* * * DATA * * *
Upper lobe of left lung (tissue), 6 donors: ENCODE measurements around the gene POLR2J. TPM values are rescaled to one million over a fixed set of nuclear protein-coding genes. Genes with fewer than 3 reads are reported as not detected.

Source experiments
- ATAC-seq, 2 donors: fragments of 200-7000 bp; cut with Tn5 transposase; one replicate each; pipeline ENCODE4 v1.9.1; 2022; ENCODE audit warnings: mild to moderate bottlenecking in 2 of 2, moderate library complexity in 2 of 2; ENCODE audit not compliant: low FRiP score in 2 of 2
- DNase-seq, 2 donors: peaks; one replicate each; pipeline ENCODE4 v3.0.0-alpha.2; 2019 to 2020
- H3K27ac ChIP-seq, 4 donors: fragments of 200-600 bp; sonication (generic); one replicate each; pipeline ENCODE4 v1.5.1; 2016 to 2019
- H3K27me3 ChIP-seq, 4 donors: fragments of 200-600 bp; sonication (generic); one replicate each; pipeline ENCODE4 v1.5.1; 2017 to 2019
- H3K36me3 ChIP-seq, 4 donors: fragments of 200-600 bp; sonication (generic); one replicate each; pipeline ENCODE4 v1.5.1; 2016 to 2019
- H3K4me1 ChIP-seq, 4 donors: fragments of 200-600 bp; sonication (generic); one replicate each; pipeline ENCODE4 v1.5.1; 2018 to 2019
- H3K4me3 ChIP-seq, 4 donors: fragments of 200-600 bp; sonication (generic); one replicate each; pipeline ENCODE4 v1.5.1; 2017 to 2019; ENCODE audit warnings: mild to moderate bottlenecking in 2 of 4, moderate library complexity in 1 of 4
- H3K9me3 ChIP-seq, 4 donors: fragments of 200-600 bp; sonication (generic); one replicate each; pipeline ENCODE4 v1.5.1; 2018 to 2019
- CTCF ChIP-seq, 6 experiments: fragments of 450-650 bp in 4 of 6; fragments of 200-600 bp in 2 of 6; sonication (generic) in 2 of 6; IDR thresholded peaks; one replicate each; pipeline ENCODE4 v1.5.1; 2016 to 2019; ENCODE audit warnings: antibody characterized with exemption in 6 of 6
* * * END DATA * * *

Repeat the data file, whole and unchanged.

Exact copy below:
Upper lobe of left lung (tissue), 6 donors: ENCODE measurements around the gene POLR2J. TPM values are rescaled to one million over a fixed set of nuclear protein-coding genes. Genes with fewer than 3 reads are reported as not detected.

Source experiments
- ATAC-seq, 2 donors: fragments of 200-7000 bp; cut with Tn5 transposase; one replicate each; pipeline ENCODE4 v1.9.1; 2022; ENCODE audit warnings: mild to moderate bottlenecking in 2 of 2, moderate library complexity in 2 of 2; ENCODE audit not compliant: low FRiP score in 2 of 2
- DNase-seq, 2 donors: peaks; one replicate each; pipeline ENCODE4 v3.0.0-alpha.2; 2019 to 2020
- H3K27ac ChIP-seq, 4 donors: fragments of 200-600 bp; sonication (generic); one replicate each; pipeline ENCODE4 v1.5.1; 2016 to 2019
- H3K27me3 ChIP-seq, 4 donors: fragments of 200-600 bp; sonication (generic); one replicate each; pipeline ENCODE4 v1.5.1; 2017 to 2019
- H3K36me3 ChIP-seq, 4 donors: fragments of 200-600 bp; sonication (generic); one replicate each; pipeline ENCODE4 v1.5.1; 2016 to 2019
- H3K4me1 ChIP-seq, 4 donors: fragments of 200-600 bp; sonication (generic); one replicate each; pipeline ENCODE4 v1.5.1; 2018 to 2019
- H3K4me3 ChIP-seq, 4 donors: fragments of 200-600 bp; sonication (generic); one replicate each; pipeline ENCODE4 v1.5.1; 2017 to 2019; ENCODE audit warnings: mild to moderate bottlenecking in 2 of 4, moderate library complexity in 1 of 4
- H3K9me3 ChIP-seq, 4 donors: fragments of 200-600 bp; sonication (generic); one replicate each; pipeline ENCODE4 v1.5.1; 2018 to 2019
- CTCF ChIP-seq, 6 experiments: fragments of 450-650 bp in 4 of 6; fragments of 200-600 bp in 2 of 6; sonication (generic) in 2 of 6; IDR thresholded peaks; one replicate each; pipeline ENCODE4 v1.5.1; 2016 to 2019; ENCODE audit warnings: antibody characterized with exemption in 6 of 6